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Occuppied Palestinian Territories: demolition of water pipelines serving over 1200 residents in South Hebron Hills



On 13th February 2018, without prior notice, Israel’s Civil Administration (ICA) partially demolished the water network that was supplying water to 13 communities in the South Hebron Hills (Area C of the West Bank).

The demolition affected 1,272 persons living in Masafer Yatta (Maghayir Alabed, Jinba, Mirkez, Khirbet AtTabban, Khirbet Al Majaz, Khalet AlThaba’, Khirbet Al Fakhet, Al Rakeez, Um Fagara, Isfey Al Fauqa, Isfey Al Tihta, Tuba), who are now at risk of forcible transfer. The demolished pipes were constructed in October 2018 by Action Against Hunger as a humanitarian intervention through the 2018 United Nations Occupied Palestinian Territories Humanitarian Fund comprised of 11 international donors, including Belgium, Germany, Iceland, Ireland, Malta, Norway, Spain, Sweden, Switzerland and Turkey. The construction of water pipes had been carried out as a part of emergency response aimed at improving access to safe, sufficient and affordable water and sanitation facilities for the vulnerable communities in southern West Bank.

The demolished water pipes were the only direct source of water for the villages, serving 240 families in the Masafer Yatta and At Tuwaneh areas. Most households in these areas subsist on herding and agriculture. In the 1980s, the Israeli Military declared the area a “restricted military zone (‘Firing Zone 918’)”; Most of the affected communities, which have been established long before the Israeli occupation, are now located inside of that “firing zone.” As such, the population has been living under constant threat of displacement, and under challenging restrictions that affect development and construction of basic infrastructure, including electricity, water, road networks and other public facilities.

Before the construction of the water network, residents in these communities were facing water scarcity, as identified during the creation of the Area C Water Master Plan, and they depended on low quality and unreliable rain water harvesting cisterns, in addition to purchasing water through expensive water tankers with a cost reaching up to 35 NIS (New Israeli Shekel) per cubic meter in some communities (as comparison, the average price per cubic meter in Area A is 5 NIS). Many of the families in Masafer Yatta communities were therefore forced to abandon their land and sell their livestock, as they were not able to cover the cost of water for their domestic and livelihood needs. Many have therefore left the community and moved to the nearest urban area to work as unskilled, low paid workers on the Palestinian market.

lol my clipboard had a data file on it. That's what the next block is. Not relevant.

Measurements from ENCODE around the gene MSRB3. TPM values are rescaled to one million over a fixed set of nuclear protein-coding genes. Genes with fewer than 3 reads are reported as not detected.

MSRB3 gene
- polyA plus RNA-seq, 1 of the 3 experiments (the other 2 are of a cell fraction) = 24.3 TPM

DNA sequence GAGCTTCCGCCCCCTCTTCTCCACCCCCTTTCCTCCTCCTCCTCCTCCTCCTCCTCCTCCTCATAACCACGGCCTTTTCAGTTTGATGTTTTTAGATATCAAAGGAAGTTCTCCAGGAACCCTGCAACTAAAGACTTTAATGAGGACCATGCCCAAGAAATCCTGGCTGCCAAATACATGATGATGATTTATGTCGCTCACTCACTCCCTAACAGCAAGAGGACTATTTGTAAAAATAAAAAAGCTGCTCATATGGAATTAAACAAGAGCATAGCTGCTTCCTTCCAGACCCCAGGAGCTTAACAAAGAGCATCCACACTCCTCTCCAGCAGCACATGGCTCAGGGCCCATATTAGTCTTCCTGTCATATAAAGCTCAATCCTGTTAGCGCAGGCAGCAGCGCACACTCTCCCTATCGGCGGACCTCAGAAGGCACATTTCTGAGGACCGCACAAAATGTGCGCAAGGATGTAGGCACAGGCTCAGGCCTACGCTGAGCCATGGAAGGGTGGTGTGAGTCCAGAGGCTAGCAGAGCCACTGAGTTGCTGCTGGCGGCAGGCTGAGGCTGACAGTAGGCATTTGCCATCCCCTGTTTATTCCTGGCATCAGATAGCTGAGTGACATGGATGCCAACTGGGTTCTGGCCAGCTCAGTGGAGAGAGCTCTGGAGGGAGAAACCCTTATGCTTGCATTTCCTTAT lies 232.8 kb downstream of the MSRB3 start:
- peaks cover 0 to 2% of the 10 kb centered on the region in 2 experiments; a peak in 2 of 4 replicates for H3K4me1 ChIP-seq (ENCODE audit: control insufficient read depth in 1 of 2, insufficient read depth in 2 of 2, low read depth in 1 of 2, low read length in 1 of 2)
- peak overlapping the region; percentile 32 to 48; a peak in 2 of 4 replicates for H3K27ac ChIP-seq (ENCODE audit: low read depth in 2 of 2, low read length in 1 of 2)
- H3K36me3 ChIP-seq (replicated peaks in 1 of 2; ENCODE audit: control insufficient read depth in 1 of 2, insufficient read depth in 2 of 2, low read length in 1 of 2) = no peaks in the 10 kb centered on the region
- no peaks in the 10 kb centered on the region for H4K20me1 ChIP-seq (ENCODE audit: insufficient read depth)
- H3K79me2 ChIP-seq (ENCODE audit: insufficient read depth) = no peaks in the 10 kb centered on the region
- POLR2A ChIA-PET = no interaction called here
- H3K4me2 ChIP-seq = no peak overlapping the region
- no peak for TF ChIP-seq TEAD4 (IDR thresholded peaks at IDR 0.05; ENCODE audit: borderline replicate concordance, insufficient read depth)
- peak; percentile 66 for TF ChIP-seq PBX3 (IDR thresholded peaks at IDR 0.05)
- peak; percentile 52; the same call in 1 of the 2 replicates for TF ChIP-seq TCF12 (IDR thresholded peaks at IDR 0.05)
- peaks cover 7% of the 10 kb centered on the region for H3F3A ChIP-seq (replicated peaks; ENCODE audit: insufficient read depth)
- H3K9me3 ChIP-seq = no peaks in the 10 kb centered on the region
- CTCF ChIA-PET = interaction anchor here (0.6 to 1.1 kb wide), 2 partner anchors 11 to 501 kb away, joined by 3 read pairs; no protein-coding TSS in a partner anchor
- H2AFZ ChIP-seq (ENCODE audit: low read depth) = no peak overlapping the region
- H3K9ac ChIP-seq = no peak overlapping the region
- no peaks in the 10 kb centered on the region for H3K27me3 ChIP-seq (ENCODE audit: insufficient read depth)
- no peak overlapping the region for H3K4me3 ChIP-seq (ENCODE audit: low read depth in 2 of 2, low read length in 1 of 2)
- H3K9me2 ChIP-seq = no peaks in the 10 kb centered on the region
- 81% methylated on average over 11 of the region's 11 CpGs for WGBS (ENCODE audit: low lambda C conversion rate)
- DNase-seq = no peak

Action Against Hunger intervention to tackle water scarcity in the area
In coordination with oPt WASH Cluster, the Palestinian Water Authority and local councils and under the Area C Water Master Plan, Action Against Hunger constructed a water network to serve most vulnerable communities in the area with piped water. The project aimed to increase human water consumption in the targeted communities from 31 liter/capita/day to 65/l/c/d, to decrease the average water cost from 25 NIS to 5 NIS, to decrease the average waiting time for receiving water from 7 days to 1 day and to find a more sustainable solution to water access to these communities as opposed to annually subsidizing water trucking through different donors. The project’s main objective was to reduce forcible transfer and family fragmentation resulting from limited access to water in these communities. Construction work of the water network started in July 2018 and was completed in October 2018, after which the network was fully operational, with all households having permanent and sustainable access to water through household connections and water taps.

Impact of the incident
The partial demolition of water pipes that was conducted without prior notice (stop-work or demolition order), has now left the affected communities without uninterrupted access to water. Many families had already adapted to having regular water supply, therefore allocating the related financial cost to other household needs. As a result of the partial demolition, there is a risk that the families will have to resort to using cisterns with water of insufficient quality for human consumption, or travel long distances to reach a reliable water source, thereby facing associated security and safety risks in the region.

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